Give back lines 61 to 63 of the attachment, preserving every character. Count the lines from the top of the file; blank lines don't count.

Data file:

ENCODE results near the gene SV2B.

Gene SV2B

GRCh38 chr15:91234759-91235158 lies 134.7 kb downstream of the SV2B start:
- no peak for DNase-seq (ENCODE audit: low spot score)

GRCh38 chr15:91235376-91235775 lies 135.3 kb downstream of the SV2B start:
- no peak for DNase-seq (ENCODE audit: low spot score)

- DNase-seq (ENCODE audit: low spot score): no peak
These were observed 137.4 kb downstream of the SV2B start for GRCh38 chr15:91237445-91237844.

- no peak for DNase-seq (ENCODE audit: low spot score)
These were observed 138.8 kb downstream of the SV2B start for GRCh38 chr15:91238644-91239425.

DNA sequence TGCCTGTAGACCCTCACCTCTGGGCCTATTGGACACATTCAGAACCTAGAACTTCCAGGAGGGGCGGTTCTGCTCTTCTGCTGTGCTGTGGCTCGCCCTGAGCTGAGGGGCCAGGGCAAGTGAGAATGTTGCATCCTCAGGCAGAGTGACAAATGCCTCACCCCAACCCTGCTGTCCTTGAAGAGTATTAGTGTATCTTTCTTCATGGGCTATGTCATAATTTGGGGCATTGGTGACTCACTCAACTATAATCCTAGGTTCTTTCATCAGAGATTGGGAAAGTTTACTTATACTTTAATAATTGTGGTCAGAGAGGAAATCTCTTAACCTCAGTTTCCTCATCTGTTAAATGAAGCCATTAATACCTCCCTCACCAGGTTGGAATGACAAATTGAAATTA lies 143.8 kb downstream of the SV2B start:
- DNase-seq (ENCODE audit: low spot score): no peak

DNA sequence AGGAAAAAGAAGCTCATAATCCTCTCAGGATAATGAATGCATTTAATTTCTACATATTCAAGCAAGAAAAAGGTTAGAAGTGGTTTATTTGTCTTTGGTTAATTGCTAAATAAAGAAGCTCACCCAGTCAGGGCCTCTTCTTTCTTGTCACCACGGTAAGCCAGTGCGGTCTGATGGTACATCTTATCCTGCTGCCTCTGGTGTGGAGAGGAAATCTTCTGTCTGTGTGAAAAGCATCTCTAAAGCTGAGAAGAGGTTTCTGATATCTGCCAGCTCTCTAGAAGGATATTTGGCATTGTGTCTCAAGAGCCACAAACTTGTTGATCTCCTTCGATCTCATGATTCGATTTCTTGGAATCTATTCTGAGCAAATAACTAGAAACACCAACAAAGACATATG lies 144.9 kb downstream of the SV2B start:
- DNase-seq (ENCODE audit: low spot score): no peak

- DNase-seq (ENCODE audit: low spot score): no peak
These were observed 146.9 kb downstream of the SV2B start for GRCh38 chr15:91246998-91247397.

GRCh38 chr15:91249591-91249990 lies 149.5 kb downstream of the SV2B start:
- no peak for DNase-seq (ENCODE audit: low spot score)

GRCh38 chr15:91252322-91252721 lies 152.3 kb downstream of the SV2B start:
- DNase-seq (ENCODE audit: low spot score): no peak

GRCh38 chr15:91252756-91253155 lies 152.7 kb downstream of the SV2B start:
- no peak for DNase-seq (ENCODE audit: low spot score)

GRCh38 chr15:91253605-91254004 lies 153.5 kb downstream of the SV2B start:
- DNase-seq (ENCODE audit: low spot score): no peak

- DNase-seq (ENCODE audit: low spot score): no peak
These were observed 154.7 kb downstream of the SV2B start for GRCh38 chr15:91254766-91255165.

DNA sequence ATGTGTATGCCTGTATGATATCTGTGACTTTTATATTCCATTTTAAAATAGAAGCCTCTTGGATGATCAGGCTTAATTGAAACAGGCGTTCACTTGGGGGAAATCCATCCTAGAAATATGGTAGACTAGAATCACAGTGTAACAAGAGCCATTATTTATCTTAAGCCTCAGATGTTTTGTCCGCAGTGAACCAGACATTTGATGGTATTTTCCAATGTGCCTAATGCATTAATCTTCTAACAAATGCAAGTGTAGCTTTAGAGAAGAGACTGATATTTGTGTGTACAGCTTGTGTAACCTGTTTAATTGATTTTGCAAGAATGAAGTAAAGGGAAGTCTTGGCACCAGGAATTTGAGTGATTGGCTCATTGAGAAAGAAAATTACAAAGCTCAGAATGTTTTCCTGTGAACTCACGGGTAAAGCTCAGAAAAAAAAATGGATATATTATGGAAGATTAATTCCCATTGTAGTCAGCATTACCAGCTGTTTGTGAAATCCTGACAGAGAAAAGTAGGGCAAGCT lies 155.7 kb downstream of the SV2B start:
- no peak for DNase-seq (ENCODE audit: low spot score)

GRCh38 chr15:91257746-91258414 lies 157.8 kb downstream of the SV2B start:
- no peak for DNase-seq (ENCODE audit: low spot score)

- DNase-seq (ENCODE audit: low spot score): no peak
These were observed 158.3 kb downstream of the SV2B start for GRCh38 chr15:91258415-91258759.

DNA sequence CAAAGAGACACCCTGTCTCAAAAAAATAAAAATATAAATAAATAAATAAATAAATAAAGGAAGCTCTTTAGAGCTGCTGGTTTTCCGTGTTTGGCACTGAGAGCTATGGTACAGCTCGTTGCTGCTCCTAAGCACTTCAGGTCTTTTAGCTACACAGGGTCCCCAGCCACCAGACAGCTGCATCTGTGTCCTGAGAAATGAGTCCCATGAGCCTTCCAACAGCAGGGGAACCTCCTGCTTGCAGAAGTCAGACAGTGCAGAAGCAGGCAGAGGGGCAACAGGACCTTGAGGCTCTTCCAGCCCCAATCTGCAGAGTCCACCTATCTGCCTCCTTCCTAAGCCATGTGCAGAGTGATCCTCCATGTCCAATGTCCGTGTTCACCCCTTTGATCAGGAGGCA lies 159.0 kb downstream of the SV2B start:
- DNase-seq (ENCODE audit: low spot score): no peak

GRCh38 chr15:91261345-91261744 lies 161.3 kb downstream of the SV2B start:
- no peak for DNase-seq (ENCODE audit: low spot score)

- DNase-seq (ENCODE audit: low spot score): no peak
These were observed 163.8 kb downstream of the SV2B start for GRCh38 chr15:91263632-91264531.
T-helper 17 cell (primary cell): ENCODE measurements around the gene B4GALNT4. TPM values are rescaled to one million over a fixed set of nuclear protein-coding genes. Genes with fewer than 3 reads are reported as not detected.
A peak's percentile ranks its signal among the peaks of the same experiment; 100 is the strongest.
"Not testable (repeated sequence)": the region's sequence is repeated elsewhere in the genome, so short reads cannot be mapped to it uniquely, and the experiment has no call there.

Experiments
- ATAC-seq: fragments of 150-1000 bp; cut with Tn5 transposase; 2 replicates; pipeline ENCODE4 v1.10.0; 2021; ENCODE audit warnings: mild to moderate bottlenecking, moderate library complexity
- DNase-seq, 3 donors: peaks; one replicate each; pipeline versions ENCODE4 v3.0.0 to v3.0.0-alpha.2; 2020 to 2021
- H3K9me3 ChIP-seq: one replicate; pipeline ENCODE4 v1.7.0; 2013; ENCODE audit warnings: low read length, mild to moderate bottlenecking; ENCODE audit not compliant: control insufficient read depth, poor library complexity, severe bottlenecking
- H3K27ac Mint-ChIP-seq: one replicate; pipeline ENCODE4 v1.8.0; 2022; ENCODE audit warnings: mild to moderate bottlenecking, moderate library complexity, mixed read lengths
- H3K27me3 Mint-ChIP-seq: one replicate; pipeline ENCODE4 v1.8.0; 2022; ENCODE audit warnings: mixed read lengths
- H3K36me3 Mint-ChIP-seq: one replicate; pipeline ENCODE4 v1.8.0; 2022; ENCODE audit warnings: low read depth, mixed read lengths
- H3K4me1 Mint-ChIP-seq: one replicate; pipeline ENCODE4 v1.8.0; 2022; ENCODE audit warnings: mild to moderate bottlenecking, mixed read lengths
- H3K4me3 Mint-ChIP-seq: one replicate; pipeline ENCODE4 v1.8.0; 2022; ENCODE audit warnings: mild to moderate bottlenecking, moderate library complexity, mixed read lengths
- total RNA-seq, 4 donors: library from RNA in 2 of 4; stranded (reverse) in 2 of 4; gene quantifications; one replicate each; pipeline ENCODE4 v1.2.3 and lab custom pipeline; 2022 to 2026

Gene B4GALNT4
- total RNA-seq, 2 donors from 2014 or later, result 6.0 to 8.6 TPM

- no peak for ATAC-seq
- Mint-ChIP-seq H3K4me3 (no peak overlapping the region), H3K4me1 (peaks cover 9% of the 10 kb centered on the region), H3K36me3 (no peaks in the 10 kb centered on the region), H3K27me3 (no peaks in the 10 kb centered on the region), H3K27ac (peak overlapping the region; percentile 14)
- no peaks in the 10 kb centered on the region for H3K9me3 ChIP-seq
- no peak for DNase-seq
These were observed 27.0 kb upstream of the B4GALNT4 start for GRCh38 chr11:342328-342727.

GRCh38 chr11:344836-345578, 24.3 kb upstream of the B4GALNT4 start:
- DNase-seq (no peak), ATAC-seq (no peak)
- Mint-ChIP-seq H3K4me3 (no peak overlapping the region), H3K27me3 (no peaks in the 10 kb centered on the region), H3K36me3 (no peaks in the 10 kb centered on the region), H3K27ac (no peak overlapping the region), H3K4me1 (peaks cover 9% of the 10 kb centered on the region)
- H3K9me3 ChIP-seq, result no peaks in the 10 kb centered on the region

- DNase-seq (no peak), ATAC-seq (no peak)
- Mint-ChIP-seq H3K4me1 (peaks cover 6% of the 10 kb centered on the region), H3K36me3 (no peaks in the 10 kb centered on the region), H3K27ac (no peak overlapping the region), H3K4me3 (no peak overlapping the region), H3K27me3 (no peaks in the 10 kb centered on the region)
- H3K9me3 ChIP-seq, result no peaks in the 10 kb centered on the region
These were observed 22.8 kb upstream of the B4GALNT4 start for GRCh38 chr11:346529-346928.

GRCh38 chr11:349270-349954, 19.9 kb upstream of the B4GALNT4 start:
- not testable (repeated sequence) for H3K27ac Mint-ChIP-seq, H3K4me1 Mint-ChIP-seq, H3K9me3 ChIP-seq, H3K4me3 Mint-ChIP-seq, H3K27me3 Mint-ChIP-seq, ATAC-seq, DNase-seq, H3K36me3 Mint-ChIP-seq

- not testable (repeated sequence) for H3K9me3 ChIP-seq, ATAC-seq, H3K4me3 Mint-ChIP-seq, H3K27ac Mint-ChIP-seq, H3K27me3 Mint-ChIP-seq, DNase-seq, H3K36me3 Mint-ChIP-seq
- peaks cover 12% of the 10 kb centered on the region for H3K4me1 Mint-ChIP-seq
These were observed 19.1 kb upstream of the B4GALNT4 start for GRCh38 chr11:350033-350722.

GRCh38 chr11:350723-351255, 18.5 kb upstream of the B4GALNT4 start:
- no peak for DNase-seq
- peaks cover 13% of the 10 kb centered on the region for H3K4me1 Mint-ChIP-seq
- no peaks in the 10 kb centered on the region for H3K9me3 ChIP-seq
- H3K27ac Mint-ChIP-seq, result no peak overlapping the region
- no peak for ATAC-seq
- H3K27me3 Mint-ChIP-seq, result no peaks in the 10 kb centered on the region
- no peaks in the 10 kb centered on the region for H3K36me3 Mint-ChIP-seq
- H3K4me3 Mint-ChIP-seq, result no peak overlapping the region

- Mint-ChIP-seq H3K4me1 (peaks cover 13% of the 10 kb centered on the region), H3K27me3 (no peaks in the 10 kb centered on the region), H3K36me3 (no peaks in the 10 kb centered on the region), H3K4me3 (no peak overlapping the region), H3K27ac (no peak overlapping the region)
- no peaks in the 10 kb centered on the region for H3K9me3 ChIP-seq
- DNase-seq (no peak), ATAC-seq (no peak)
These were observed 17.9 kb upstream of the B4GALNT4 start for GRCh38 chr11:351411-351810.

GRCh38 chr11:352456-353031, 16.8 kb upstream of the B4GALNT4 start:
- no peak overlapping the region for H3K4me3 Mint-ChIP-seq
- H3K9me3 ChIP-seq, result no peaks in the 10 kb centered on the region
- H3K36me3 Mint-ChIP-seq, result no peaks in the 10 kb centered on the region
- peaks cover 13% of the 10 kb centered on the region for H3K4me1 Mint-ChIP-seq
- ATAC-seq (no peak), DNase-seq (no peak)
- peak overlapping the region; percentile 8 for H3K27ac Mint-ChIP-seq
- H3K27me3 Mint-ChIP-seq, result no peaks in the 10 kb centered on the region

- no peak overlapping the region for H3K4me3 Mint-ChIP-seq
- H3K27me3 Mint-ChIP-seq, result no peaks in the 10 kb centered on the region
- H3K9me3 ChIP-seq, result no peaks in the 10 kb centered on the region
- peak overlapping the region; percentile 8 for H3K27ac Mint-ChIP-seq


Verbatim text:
- Mint-ChIP-seq H3K4me3 (no peak overlapping the region), H3K27me3 (no peaks in the 10 kb centered on the region), H3K36me3 (no peaks in the 10 kb centered on the region), H3K27ac (no peak overlapping the region), H3K4me1 (peaks cover 9% of the 10 kb centered on the region)
- H3K9me3 ChIP-seq, result no peaks in the 10 kb centered on the region

- DNase-seq (no peak), ATAC-seq (no peak)